The willingness and energy of the local people at the NGO’s to find new sources of income is really amazing. Most participants were very entrepreneurial and willing to change. Additionally, probably influenced by the years long dictatorship in Myanmar, the participants were very eager to decentralise all activities what automatically leads to a DIY mentality. One of the challenges I faced was mainly to create a business understanding since up until now most of their revenue is created by donors, their business insight is limited. By using simple business model tools, all stakeholders could align on every aspect of a ‘regular’ business, including the importance of diversifying revenue streams and optimisation of cost structures.
The picture above is taken in front of a local clinic in the suburbs of Yangon. The clinic run by a very entrepreneurial General Practitioner that cares a lot about the health of patients with HIV.
2. If you want buy in, you need early stage executive involvement
Originally we wanted to pitch the results to the local executives at the end of the program but, through iterative discussions, we decided to get the executives involved at the start of the program so they can collectively build ideas. This eliminates the ‘we-against-them’ mindset. This allows the participants to understand the personal objectives of the executives and creates a pre-pitch buy in. It was very emotional to see that one of the participants ( a doctor in one of the HIV clinics)was very emotional at the end of the program since they were able to convince his executive to invest in lab facilities, which would generate new income and make the patients life much more convenient.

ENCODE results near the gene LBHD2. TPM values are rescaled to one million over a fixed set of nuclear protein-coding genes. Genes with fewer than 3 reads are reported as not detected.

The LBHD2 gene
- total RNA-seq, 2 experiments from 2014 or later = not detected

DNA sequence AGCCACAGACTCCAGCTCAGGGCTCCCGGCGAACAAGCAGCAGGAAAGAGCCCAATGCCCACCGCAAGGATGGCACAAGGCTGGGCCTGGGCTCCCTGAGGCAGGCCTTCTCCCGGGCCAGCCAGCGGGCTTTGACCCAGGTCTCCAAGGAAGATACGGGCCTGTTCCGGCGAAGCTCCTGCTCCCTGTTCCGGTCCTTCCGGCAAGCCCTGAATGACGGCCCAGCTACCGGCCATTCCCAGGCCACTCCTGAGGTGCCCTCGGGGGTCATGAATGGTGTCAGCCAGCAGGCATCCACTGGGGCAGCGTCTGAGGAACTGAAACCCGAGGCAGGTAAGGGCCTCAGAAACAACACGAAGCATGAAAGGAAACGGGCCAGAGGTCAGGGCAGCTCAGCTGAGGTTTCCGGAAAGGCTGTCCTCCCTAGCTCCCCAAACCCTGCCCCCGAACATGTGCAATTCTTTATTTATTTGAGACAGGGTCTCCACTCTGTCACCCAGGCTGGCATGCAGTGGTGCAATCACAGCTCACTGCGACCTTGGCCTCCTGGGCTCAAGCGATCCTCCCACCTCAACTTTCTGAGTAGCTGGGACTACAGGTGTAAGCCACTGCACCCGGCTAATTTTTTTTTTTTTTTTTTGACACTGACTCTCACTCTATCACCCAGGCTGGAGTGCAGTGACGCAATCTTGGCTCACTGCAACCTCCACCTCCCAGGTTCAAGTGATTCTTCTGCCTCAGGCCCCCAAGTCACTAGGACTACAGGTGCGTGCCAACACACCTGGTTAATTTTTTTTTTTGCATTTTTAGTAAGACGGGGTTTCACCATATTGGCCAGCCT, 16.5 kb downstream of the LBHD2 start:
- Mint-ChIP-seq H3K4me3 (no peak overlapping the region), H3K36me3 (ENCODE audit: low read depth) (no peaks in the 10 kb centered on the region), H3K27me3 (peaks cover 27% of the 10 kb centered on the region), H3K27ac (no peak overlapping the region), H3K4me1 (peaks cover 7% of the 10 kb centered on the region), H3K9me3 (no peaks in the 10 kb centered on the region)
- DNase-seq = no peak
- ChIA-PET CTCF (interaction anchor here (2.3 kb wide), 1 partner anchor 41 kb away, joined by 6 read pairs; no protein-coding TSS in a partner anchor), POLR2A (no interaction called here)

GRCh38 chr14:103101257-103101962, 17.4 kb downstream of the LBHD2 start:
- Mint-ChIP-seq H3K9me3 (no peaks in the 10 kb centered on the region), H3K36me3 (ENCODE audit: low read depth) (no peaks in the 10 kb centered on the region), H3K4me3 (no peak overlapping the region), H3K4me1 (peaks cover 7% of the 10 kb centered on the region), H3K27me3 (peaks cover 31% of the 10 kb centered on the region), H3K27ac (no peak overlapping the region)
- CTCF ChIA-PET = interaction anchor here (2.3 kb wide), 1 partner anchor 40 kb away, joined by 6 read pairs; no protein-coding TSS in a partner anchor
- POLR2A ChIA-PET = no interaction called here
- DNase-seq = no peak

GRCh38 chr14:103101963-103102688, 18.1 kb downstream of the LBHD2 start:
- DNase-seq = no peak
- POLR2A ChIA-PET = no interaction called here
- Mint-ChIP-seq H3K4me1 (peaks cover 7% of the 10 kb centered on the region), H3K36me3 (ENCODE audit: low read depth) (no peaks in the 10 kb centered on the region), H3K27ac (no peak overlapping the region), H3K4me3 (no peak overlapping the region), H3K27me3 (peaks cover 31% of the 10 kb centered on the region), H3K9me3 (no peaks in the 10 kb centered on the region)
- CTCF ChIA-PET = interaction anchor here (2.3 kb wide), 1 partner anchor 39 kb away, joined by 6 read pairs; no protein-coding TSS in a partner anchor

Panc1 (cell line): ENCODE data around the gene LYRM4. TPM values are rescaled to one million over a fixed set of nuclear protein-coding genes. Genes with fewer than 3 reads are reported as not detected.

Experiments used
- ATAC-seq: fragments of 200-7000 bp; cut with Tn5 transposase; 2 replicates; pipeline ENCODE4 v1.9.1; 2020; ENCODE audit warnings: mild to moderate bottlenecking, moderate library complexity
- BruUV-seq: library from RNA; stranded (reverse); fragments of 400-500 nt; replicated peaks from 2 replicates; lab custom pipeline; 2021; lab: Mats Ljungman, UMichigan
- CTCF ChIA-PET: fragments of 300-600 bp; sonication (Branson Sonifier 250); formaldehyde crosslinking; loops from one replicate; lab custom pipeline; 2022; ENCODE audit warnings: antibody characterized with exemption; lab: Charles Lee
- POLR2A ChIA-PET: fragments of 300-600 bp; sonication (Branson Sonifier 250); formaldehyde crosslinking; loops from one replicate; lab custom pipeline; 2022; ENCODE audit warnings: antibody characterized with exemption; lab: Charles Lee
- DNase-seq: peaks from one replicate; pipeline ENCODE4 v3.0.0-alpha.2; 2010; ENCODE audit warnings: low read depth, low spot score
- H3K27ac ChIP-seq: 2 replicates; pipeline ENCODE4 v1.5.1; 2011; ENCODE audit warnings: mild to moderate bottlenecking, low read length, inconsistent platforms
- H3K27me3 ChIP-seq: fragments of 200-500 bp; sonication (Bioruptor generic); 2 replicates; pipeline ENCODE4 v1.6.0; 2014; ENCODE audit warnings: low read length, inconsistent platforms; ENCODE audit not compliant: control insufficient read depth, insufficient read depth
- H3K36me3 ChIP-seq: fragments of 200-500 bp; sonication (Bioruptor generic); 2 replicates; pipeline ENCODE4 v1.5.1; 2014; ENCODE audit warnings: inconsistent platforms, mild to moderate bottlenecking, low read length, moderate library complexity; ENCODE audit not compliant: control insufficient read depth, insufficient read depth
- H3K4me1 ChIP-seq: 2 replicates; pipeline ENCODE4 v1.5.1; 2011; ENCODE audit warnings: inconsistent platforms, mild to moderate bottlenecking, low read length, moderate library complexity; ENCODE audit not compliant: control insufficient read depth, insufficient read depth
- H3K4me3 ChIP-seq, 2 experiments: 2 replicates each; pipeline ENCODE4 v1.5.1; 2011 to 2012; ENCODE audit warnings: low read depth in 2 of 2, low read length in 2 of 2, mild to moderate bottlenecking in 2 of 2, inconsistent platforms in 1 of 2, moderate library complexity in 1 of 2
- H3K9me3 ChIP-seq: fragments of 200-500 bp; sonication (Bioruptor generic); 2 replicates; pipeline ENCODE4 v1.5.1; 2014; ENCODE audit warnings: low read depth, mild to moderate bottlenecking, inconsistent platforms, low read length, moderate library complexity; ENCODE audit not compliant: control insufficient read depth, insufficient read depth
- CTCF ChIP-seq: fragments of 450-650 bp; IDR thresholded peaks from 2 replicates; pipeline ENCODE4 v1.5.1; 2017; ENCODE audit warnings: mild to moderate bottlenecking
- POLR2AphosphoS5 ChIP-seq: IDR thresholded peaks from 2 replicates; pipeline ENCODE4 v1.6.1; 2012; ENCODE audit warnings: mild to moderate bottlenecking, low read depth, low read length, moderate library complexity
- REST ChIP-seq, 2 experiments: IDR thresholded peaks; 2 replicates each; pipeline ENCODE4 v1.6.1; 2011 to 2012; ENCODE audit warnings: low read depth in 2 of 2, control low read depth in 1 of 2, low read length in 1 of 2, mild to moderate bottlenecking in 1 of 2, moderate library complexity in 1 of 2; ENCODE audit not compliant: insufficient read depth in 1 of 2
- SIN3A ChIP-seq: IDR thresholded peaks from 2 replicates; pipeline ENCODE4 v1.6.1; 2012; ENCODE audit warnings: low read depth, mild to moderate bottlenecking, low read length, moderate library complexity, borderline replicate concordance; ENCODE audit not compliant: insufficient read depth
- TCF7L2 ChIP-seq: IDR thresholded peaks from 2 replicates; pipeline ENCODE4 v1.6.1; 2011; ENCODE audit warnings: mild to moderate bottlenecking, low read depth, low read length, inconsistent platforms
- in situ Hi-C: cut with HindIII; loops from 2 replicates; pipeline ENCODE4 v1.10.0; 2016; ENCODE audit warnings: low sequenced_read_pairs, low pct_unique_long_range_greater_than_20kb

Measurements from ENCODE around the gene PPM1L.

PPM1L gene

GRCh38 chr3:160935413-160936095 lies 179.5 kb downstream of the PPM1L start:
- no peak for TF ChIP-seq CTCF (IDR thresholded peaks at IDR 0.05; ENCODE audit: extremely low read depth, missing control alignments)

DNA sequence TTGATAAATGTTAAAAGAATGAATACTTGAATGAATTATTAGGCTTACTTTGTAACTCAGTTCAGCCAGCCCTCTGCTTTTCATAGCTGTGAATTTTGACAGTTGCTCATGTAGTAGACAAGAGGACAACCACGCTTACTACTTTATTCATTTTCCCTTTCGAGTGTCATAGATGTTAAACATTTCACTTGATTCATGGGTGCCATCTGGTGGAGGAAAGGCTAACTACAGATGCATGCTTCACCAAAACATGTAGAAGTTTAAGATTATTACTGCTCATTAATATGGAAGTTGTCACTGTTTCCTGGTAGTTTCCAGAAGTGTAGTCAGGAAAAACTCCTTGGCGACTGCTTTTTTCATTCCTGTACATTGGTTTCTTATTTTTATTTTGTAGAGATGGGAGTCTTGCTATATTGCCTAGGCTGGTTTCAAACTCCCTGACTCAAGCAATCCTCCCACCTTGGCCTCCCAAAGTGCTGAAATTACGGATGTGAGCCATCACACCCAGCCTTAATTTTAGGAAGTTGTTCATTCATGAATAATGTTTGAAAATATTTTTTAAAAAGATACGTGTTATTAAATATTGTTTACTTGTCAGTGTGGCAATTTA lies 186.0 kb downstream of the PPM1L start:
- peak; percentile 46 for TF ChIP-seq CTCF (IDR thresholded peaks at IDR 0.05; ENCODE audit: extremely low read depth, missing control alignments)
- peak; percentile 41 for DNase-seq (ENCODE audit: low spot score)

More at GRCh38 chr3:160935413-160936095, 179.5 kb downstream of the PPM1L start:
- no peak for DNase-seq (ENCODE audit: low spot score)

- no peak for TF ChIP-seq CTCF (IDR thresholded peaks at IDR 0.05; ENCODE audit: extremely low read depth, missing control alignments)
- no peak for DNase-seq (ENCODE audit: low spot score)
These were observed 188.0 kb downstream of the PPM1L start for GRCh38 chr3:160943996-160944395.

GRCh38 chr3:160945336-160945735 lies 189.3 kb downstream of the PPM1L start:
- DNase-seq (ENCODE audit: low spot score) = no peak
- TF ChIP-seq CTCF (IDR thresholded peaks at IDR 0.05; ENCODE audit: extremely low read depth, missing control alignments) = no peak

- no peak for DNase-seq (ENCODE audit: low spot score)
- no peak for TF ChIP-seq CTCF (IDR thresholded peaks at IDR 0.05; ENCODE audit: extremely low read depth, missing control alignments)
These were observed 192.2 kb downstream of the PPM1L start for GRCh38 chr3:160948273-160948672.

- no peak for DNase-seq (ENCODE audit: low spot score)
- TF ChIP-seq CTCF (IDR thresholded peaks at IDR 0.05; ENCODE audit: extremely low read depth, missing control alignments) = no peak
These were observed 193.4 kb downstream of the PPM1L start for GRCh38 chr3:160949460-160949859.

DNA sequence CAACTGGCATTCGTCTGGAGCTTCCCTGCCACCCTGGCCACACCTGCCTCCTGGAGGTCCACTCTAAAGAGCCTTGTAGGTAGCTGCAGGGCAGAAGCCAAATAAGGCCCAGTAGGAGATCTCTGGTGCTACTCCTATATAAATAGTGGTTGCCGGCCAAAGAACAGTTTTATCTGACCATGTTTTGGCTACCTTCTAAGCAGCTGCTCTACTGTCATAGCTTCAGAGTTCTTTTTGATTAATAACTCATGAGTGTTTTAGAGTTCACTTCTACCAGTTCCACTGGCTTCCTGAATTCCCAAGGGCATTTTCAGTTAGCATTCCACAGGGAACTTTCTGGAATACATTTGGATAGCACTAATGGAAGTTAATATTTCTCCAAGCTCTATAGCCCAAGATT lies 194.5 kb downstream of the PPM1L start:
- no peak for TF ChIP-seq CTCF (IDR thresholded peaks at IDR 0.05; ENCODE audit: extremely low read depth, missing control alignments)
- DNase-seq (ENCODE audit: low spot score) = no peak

The picture above is taken in the suburbs of Yangon. Through field visits and in-depth interviews with the Key Population, we were able to gain a lot of insights on what could bring value to the actual end users.
3. Field observations are eye opening
We invested almost 50% of our time in observations and interviews. We visited caregivers and GP’s in clinics and key populations. The field observation was a great help in the understanding of the local situation. Patients with HIV suffer a lot of discrimination. The population is extremely poor and most of the KPs are providing forced labour. The current healthcare infrastructure is outdated or inaccessible. Finally, the government is still unstable since it is strongly influenced by the previous army dictatorship. This made it essential to constantly balance between future ideas and concepts that can be implemented from next week.
4. Visual communication connects people, languages and cultures
Clarity and alignment are essential, especially since we collaborated with 5 different NGO’s and a team of Corporates. We’ve used a variety of visual creativity tools to break the ice and stimulate cross-cultural sharing. Using visuals as both a communication and ideation tool really helped to overcome language barriers. We’ve used both flip-charts and our business model kit to explain business concepts to each of the stakeholders.
5. I love my job
It was an amazing experience, that I hope to continue. I will take these insights with me for my entire life. Since you are reading this post, you might also be interested in the topic ‘bottom of the pyramid innovation’. I hope you also learned something new out of this post. I am currently writing a new post in the coming months about all my experiences in the area of business innovation at the bottom of the pyramid in Africa, and South East Asia. Feel free to comment if you have any feedback or additions to this post so we can all get better at what we do.